This article was scheduled to run tomorrow, but was pushed to today due to the news that Private equity billionaire Antony Ressler, who leads an ownership group that includes former NBA star Grant Hill among others, is progressing on deal to buy Atlanta Hawks for just under $1 billion.
Hawks Coach Mike Budenholzer won the NBA’s Coach of the Year award Tuesday, the latest trophy in a season that has captured the hearts of a city not known for its basketball fandom. Tonight, Coach Bud and the rest of the squad will look to continue their postseason run with a win over the 8th seeded Brooklyn Nets, pushing the first round series to what would likely be an insurmountable 2-0 lead. This season has been nothing short of a waking dream for the Hawks and its fans, and it’s easy, when in a dream, to lose sight of some of the more sobering realities that surround the cold, harsh actuality that is this world we live in.
In this case, the dark clouds hanging over the arena, currently blocked out by the bright lights of playoff basketball and a freshly raised Southeastern Division Championship banner, is the impending sale of the team and its subsequent fate in Philips Arena. Following the deadline for preliminary bids on February 24th, it appears that a group led by current Memphis Grizzlies minority-owner Steve Kaplan and funded in large part by Indonesian billionaires Erick Thohir and Handy Poernomo is the front-runner for the team’s purchase. The sale, projected at around $850 million, could explode to upwards of $1 billion should a late bidding war break out between competing ownership groups. In any case, the deal is expected to be wrapped up by June, around the same time the Hawks could theoretically be in the NBA Finals should the chips fall their way over the next month. The transaction itself though, regardless of how many twists and turns we see before its completion, will merely be a footnote in the relationship between city and team.
Atlanta Mayor Kasim Reed has been deeply involved in the sales-process ever since current co-owner Bruce Levenson announced his intention to sell the team following the leak of a racially insensitive email last fall. The city owns the debt on Philips Arena, so Reed’s involvement goes beyond mere due diligence. Back in January, the Mayor met with NBA commissioner Adam Silver, who assured Reed that one of the requirements of the sale would be that the new owners commit to keep the team in Atlanta. That news led to a sigh of relief from concerned fans, who had seen rumors of multiple different Seattle-based groups looking to make a bid on the team and possibly move it across the country to a city that lost its own franchise to Oklahoma City in 2008.
‘Staying in Atlanta’, though, means different things to different people. For despairing Seattle fans, it’s the sound of a door closing. For Kasim Reed, it’s not quite so simple.
The front office and practice facilities at Philips Arena have been called sub-par by prospective owners, and a history of mediocre attendance, (only 17th in the league in 2014/15 despite a banner season) has led to questions as to whether the team is really as close to its core fan base as it could be.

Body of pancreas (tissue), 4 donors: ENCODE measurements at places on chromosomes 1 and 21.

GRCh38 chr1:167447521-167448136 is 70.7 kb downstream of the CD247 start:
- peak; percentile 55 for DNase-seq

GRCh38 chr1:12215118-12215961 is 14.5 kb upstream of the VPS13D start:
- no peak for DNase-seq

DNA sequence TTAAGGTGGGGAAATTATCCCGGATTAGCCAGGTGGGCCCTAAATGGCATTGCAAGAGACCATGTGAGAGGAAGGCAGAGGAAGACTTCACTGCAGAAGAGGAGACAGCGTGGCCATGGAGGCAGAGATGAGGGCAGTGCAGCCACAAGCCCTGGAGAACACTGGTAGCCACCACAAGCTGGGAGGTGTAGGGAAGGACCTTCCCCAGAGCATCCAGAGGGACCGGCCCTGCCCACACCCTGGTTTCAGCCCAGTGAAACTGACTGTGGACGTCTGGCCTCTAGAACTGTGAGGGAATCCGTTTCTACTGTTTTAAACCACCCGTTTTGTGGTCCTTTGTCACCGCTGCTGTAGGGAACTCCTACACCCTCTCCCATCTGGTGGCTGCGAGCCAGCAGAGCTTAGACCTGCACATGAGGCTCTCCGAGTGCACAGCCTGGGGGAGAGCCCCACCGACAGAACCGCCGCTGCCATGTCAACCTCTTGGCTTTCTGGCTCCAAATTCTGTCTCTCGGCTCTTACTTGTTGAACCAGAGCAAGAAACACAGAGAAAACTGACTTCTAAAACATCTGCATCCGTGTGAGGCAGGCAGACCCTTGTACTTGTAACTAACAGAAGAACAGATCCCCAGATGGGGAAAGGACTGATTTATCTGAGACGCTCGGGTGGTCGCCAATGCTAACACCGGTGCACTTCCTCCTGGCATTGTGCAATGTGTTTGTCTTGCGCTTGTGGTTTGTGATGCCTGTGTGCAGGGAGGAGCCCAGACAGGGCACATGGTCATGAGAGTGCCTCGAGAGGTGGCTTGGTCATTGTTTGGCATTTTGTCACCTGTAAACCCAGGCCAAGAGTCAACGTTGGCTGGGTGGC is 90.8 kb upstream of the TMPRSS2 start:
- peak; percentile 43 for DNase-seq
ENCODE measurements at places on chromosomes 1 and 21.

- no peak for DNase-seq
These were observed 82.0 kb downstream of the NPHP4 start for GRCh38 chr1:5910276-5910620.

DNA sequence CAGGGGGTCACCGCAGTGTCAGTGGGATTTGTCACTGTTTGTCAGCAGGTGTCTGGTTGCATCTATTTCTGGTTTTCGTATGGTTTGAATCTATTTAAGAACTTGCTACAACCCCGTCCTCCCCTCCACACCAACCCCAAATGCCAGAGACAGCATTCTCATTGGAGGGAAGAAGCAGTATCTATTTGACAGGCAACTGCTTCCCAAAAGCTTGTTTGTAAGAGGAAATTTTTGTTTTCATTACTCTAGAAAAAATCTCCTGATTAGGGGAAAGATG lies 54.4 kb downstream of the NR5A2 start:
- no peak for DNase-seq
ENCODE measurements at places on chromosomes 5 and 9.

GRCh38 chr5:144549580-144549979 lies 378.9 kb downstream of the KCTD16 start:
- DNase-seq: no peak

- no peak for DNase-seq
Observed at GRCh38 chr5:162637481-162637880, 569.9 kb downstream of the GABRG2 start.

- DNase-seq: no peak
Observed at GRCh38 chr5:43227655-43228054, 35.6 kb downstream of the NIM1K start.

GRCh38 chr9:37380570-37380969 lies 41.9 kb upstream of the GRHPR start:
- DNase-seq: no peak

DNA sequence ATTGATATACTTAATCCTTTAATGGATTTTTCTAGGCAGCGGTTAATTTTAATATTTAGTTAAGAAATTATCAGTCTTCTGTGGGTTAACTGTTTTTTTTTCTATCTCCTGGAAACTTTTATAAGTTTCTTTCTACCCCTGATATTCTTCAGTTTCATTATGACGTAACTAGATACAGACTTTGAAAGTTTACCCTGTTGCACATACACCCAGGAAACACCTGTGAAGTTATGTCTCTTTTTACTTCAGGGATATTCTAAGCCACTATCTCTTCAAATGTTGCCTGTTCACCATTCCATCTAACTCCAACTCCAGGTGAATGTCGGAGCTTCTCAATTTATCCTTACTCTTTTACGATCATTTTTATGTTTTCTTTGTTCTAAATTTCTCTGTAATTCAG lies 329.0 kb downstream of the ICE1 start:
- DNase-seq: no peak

Sources close to Mark Rachesky, chairman of Lionsgate Entertainment, the head of another ownership group heavily in the mix for the team, have said that a purchase by his group could see the Hawks following in the northbound footsteps of the Atlanta Braves. Rachesky, a close associate of current Braves controlling owner John Malone, jumped into the proceedings late in the process, at the urging of Malone. With no ties to Atlanta and having made his money as a distressed-asset investor, Rachesky would only be looking at profit margins as he decides what to do with a newly purchased team should he come out on top in the bidding.
Kasim Reed, a noted sports fan, (and frequent Hawks front row guest) does not want two professional teams leaving the city limits as the defining mark on his legacy. He already had to essentially choose between the Braves and Falcons, and with a dash of deception from Cobb officials and a sprinkling of chicanery from the Braves front office, we now have Suntrust Park sprouting out of the ground some fifteen miles north of the capitol. That very move, ironically, could be what helps keep the Hawks in their ancestral home.
Once the city is able to sell Turner Field, at a price rumored between $150 and $250 million, some of that money will likely be pledged to the Hawks in return for a promise to keep the team in downtown Atlanta. Upgrades and renovations on the city dime would go a long way toward convincing a new owner that the most savvy move is to stay right in the cozy confines of Philips Arena and the city that has finally proven, between 23 sellouts in its last 25 home games and record breaking local tv ratings, that it knows how to cheer if you give it something to cheer about.
For now, Atlanta’s attention is solely focused on what happens on the hardwood. That’s exactly where it should be, coming on the heels of a 60 win season and a number one overall Eastern Conference playoff seed. As we move into the summer, though, look for the interactions between a yet-to-be-named ownership group and city officials to be the top sports story in Atlanta.